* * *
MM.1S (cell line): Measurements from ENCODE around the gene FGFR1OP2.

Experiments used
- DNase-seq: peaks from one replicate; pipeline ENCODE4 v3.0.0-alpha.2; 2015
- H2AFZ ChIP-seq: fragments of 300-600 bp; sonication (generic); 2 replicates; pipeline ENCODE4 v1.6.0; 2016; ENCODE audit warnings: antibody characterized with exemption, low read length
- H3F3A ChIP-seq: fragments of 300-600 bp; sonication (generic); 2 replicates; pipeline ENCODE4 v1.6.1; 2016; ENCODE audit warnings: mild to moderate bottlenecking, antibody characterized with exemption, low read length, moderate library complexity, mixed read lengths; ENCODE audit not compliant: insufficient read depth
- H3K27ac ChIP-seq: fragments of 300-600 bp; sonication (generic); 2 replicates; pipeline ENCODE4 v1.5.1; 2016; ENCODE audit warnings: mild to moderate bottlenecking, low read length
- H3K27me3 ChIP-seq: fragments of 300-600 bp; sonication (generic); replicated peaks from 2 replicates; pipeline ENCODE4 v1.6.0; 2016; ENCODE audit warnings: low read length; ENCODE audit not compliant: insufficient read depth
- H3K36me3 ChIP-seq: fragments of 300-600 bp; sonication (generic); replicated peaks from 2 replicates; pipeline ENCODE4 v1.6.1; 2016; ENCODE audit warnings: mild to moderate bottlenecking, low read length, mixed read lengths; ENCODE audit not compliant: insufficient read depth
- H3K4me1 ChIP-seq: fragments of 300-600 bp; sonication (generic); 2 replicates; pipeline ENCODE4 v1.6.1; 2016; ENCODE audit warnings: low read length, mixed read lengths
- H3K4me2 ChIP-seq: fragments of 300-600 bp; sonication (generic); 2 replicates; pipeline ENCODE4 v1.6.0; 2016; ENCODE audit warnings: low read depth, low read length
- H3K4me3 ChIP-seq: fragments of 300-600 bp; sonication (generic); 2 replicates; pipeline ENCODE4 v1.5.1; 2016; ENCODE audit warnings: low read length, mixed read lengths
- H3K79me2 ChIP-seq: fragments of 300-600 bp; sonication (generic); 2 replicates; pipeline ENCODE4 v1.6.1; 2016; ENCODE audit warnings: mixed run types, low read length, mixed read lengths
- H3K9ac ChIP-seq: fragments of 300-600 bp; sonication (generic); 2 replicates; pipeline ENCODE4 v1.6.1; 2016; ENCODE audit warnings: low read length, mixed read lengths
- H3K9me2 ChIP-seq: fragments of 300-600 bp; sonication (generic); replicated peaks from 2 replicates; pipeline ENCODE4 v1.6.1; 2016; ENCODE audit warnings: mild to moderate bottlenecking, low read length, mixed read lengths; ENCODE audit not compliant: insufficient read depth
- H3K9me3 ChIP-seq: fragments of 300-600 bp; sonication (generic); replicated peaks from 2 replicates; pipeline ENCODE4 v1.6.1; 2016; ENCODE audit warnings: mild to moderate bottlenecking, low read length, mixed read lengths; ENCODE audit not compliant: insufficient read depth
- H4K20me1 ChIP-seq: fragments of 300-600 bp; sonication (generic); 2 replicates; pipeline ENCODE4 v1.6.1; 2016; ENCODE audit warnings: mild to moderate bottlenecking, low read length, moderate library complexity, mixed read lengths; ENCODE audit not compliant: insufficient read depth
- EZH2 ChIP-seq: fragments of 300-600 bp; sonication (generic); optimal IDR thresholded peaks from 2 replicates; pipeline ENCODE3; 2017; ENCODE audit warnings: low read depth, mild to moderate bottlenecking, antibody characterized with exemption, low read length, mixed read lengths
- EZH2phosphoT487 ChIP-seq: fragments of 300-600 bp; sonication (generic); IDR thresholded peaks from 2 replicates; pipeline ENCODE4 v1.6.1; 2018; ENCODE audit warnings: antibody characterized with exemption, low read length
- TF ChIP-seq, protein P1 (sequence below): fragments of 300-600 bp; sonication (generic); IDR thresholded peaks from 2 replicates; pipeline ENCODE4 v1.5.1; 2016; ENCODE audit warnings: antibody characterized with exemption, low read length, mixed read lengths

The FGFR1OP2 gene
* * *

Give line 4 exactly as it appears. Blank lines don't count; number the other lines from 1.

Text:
- H2AFZ ChIP-seq: fragments of 300-600 bp; sonication (generic); 2 replicates; pipeline ENCODE4 v1.6.0; 2016; ENCODE audit warnings: antibody characterized with exemption, low read length